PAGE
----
So here’s what Rich is doing today:
1. Starting a wait in a camp chair outside a suburban AT&T store at 11:30 AM.
2. The wait is expected to last until 6PM
3. An hour and a half of the wait is expected to be outside while the store is closed from 4:30PM – 6PM.
4. If he’s very, very lucky, he’ll get to spend $700 on a phone and accessories today.
5. If he’s not lucky, he’ll get to spend $700 on a phone and accessories later.
On the plus side, I’ve actually got $700 in cash available to spend. I *could* have put the whole thing on credit. Now, that would have been even crazier.
I’d meant to post something (anything, really) during my sojourn to WWDC 2007, but I wasn’t really that motivated to do so, or take pictures for that matter (fortunately, lots of other people did.) I heard a number of people posting that they were disappointed; that WWDC 2007 was really WWDC 2006 2.0.) Honestly, it did feel a lot like that because we were covering the same applications and OS features. What changed between 2006 and 2007? The technology now works. 2006’s demos left a little something to be desired in that department, inasmuch as there were demos where the phrase “We haven’t written that yet” for features was heard from time to time. The OS X Server builds that came out of WWDC 2006 were also very buggy and a lot of the new features just didn’t work or (even better) did work but the interface for managing the new wizbang stuff didn’t work.
At WWDC 2007, I got builds that have the new technology actually working. All the difference in the world to me. I also got good feedback on a few things that I can’t really talk about yet, lest Apple Legal come after me for violating my NDA.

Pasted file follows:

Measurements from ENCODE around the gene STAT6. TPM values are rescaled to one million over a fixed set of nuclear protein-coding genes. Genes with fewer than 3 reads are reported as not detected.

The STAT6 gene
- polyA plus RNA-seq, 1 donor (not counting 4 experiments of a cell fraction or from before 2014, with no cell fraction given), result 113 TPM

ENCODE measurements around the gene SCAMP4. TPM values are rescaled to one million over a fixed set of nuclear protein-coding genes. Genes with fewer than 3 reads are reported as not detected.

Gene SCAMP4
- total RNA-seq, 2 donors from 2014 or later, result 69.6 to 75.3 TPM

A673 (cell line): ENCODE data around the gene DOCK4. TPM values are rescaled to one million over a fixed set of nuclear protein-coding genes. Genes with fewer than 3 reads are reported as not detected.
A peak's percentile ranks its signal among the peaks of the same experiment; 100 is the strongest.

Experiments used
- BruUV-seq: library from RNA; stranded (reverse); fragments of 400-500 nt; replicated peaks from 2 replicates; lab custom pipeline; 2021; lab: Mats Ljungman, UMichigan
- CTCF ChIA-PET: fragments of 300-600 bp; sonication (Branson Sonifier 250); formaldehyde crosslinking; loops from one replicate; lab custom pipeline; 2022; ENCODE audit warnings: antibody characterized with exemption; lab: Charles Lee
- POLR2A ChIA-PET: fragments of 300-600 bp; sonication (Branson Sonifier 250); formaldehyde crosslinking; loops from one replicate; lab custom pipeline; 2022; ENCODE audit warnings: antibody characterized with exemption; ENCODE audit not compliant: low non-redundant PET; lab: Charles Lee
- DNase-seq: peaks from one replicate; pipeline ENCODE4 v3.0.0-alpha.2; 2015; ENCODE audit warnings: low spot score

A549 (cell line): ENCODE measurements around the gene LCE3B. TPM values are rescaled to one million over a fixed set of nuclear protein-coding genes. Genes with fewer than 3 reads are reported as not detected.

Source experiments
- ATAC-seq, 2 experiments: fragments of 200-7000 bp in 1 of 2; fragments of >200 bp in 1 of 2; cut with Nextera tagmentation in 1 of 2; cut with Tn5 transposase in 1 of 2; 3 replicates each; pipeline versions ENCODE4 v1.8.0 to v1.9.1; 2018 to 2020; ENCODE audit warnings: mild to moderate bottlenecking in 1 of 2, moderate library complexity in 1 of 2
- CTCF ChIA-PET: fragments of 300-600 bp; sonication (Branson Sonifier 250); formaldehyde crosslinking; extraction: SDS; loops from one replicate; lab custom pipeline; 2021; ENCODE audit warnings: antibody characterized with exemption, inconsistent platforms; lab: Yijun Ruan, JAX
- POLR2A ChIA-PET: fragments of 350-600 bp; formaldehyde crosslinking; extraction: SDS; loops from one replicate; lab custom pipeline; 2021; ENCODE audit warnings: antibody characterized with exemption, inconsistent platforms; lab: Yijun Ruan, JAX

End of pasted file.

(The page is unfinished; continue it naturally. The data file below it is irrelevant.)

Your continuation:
If you have an IBM 3582 LTO-2 tape library (especially one attached to an XServe via fibre channel) and you need to change out the tape drive for a replacement one, here’s some knowledge that I picked up today that could save you some trouble during the process.
1. If you have the version of the operator’s manual that I have, it makes a reference in the manual in the drive replacement section to Remove Drive and Replace Drive being under the Tools menu of the built-in interface on the front of the tape library. That section is wrong. It’s actually Power Off Drive and Power Up Drive. You use them as laid out in the manual, just choose Power Off Drive when you want to remove the old drive and Power Up Drive when you want to install the new drive. Honestly, though, just power down the whole library when you’re making the swap.
2. Once the replacement tape drive comes online, your tape library may insist that (evidence to the contrary) there’s a tape in the drive. Make it happy, pop in a tape manually by reaching into the library and inserting a tape into the drive. (I then used the robot picker to eject it and the LCD display on the front of the library showed that there was now not a tape in the drive.)
3. If you are using Retrospect for Mac, set your tape library to use Random picking of the slots, instead of Sequential. If you set it for Sequential, Retrospect will only show your tape drive and none of the slots in your library.
4. Unless you’ve got some special hard-to-recreate settings that were set using the LCD display on the front of the library, it may be easiest to (after installing the replacement tape drive) to reset the library back to factory defaults and running through the Setup Wizard again. If you do that, though, make sure to pop out your cleaning tape(s) first, as the Setup Wizard complains about the presence of cleaning tape(s) when you’re setting the AutoClean settings.
5. If you’re running the latest version of Retrospect and it’s being balky about showing the slots in the tape library, and you know you have it set for Random (see tip 3), shut down your backup machine and your tape library. Power up the tape library first, wait a few minutes for it to come online, then start up your backup machine. Retrospect should behave itself now.
That’s it. Hopefully, somebody can use this to save themselves a couple of hours of trouble.
As I have done every summer since 2004, I’m getting ready this week to pack up and head out for Apple’s WWDC conference in beautiful San Francisco. Anybody wants to look me up, I’ll be one of the people with the red MacBook Pro.